issued a report in 2004 that practically shouted, “the real question now is not whether
to go global, but how much and how fast you can move.”
There are many reasons for the relatively small participation in offshoring, but we
begin with a simple one: it is more dif¬cult to work with people far away than those close
by. It is more dif¬cult, because of ¬ve factors introduced here (and covered in more detail
in Chapter 8, Overcoming Distance and Time):
1 Communication breakdown. We human beings communicate best when we are
close. Yet, offshoring is all about working with people far away, with whom
communication is conducted via “narrow” channels such as e-mail or telephone.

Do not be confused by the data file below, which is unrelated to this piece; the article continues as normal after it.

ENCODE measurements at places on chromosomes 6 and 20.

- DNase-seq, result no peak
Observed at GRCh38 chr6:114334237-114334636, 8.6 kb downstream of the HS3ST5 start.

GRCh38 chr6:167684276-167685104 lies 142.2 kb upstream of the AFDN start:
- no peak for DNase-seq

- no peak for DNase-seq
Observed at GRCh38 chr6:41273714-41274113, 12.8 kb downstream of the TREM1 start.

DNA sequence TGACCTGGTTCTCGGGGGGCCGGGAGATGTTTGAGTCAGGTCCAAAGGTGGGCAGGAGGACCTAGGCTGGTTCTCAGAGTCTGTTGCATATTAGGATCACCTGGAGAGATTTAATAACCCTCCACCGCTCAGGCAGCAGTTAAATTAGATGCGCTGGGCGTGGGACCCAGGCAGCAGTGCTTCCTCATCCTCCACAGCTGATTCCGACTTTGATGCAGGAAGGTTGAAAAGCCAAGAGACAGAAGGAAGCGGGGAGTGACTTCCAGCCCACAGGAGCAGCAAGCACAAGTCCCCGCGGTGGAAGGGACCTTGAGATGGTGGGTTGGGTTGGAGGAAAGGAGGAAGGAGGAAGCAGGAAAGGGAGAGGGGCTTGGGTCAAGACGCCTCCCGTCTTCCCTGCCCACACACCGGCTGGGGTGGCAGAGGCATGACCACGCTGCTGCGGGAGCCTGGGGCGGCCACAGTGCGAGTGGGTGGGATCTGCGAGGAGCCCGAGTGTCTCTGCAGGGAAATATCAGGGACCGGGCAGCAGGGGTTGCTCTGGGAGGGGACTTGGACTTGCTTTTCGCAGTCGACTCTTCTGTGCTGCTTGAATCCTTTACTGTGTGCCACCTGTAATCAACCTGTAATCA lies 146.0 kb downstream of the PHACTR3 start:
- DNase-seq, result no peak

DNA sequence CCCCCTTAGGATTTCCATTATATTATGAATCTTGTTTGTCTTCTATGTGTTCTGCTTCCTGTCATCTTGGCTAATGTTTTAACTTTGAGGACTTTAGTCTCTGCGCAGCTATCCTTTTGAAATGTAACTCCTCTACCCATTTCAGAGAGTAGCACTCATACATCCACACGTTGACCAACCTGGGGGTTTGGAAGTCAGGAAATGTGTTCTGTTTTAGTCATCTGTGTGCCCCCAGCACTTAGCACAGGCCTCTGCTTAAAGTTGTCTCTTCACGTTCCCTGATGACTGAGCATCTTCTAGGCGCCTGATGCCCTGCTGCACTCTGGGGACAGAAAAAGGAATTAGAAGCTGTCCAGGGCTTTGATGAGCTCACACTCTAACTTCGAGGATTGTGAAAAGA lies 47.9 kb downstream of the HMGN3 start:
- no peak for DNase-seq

A software engineer would always want to conduct a dif¬cult design session face-
to-face. Why? Because people communicate with more than mere text or words.
The way the words are delivered (via tone of voice, the pauses in speech, the body
language, the gesturing at the whiteboard) are all vital. Some say that 80% of
the messages we convey go beyond the plain text. The all-too-frequent result of
communication over distance is that dreaded word: miscommunication.
2 Coordination breakdown. Software is a complex task that requires many small and
large adjustments. People who work on a common task coordinate via countless
adjustments: a question, a request for clari¬cation, a small improvement, an
ad hoc solution resulting from a 1-minute chat while standing in line at the cafe.
So much coordination comes from spontaneous, face-to-face conversation. When